Feds should restore oversight of banking practices
Economists expect the national market meltdown will lead to a recession in Hawaii.
On the verge of possibly the worst financial crisis since the Great Depression, Hawaii's slumping tourism is expected by economists to spiral down further. While belts tighten in the islands and around the country, congressional action restoring regulatory oversight is desperately needed to limit the damage and eventually lift the economy to its feet.
Following the federal bailout of Bear Stearns Cos., Fannie Mae and Freddie Mac, last weekend's collapse prompted banking giants Lehman Brothers Holdings Inc. and Merrill Lynch & Co. to beg at the federal trough. They were rightly turned away, and American International Group was forced to borrow $20 billion from its own subsidiaries to avoid demise.
Four years after the 1929 stock market crash, Congress enacted banking reforms, some of which were aimed at controlling speculation. Among other things, they separated rules for commercial banks and investment banks to assure that risky investments not be put in the same institutional pot as public deposits.
Under the banner of reform and deregulation, Congress in 1999 approved a bill sponsored by then-Sen. Phil Gramm, chairman of the Senate Banking Committee, that allowed commercial and investment banks to merge. The oversight hodgepodge went unchanged, effectively disabling regulation.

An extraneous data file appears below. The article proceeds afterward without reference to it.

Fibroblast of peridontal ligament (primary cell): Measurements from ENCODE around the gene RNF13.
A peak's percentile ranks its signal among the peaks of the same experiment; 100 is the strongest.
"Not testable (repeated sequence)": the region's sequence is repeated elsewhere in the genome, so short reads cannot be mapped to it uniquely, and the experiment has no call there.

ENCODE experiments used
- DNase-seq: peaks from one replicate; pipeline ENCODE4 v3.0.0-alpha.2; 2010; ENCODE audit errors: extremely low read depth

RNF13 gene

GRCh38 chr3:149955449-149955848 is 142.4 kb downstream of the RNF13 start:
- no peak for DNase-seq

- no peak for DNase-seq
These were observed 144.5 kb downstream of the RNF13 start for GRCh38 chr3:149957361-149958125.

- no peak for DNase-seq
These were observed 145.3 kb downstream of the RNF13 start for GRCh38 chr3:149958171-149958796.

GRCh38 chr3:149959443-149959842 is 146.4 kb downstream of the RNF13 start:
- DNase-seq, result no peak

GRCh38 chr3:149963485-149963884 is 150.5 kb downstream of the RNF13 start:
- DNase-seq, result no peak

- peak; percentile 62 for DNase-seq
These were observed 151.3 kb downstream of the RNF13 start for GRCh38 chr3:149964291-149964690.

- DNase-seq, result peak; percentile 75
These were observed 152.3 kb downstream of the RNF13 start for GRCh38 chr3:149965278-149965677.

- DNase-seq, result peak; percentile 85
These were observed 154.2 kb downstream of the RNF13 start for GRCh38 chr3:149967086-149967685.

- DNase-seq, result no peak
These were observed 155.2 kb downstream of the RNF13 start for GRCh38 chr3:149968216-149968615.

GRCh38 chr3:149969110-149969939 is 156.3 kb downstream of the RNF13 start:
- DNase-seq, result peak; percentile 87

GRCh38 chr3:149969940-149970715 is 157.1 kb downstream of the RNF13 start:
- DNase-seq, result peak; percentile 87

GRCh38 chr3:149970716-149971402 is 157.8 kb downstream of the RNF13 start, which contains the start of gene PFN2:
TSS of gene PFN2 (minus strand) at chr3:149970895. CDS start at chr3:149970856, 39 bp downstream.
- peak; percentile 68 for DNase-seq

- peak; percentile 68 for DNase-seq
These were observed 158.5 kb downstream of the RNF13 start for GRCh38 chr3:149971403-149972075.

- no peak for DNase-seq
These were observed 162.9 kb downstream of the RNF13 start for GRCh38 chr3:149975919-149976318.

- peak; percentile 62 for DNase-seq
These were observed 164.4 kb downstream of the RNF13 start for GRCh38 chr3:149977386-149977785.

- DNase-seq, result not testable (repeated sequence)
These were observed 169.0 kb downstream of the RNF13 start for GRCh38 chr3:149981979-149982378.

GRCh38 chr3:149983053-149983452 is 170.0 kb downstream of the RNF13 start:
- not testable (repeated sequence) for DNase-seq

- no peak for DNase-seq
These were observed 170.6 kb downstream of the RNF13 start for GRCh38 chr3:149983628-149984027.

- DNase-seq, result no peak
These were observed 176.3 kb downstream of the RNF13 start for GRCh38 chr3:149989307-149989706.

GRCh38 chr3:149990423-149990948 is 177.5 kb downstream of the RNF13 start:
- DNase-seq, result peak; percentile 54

Moderation was replaced by greed beyond the dotcom accounting scandals that crashed Enron, Global Crossing and WorldCom several years ago. Brokers placed questionable mortgages with homeowners unable to afford adjustable-rate loans, assuming that real estate values would soar forever. The fallout has yet to reach an end.
Sen. John McCain, the 2008 Republican presidential candidate, supported the Gramm legislation and used Gramm as his campaign co-chairman and chief economic adviser. The former Texas senator was forced to step down as McCain's adviser in July after describing the nation's economic woes as "a nation of whiners" afflicted with "mental recession."
McCain's closest adviser on Wall Street issues since then has been John Thain, chief executive of Merrill Lynch. Individuals associated with Merrill Lynch have collectively been McCain's largest contributor at $300,000.
McCain has long been a champion of less government regulation. In 1995, he supported an unsuccessful attempt to create a moratorium on all kinds of federal regulation. He maintained that excessive regulations were "destroying the American family, the American dream." He said voters "want these regulations stopped."
"I'm always for less regulation but I am aware of the view that there is a need for government oversight," he told the Wall Street Journal last March. He added, "but I am fundamentally a deregulator."
On Monday, following the news about Lehman Brothers and Merrill Lynch, McCain called for "major reform" to "replace the outdated and ineffective patchwork quilt of regulatory oversight in Washington and bring transparency and accountability to Wall Street." McCain would rather verbalize betrayal of his special interests than lose an election.